Summer Research Enhancement Program Resilience Strategies

Resilience was demonstrated by the SREP students in their ability to complete the program and effectively learn despite the challenges in completing an online program. Evaluation results from the 2020 cohort compared to the 2019 cohort indicate no difference in knowledge gained, ratings of facilitators and course content, or overall satisfaction in the program. Overall, the majority of students agreed or strongly agreed that the program in 2020 fulfilled these key areas. In addition, a higher proportion of students in 2020 were not intimidated by statistics by the end of the program than students in 2019. In the final evaluation, all eight SREP students agreed that they were resilient and could overcome many challenges.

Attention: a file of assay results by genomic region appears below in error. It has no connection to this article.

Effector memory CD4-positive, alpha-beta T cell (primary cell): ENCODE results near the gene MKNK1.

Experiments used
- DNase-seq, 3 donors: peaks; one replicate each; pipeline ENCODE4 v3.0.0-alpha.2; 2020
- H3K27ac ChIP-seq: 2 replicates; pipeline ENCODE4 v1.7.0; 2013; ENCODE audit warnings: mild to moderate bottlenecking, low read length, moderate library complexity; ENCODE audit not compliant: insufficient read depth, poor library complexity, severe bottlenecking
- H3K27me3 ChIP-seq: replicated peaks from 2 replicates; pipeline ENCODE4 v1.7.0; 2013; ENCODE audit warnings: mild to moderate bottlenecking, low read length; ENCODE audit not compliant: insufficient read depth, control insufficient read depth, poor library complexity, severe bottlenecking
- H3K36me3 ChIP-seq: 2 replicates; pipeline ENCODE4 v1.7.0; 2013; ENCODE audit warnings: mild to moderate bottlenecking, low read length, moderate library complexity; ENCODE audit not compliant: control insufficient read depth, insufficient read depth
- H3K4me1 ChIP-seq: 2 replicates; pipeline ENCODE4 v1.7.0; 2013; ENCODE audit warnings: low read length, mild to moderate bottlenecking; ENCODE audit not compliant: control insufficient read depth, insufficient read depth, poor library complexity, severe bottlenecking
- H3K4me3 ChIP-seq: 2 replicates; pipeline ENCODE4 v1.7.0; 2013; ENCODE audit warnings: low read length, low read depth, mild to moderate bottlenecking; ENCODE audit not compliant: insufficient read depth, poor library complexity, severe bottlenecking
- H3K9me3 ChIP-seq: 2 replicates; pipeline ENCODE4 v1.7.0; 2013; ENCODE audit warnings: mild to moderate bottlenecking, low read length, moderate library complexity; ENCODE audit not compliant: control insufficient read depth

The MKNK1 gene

Both SREP and ISEP students were asked to reflect on the most important thing they learned during the program. Students responded:

“The most important thing I learned so far is that everyone is resilient.”

“Anything is possible with motivation, education, and the best people to give you advice and support … ”

“SREP was able to motivate me to continue pursuing my education. SREP also reignited the passion I have for public health.”

“I have learned to be resilient. Being in a 10-week program [held] virtual[ly] with loads of work to finish is challenging but it is do-able … ”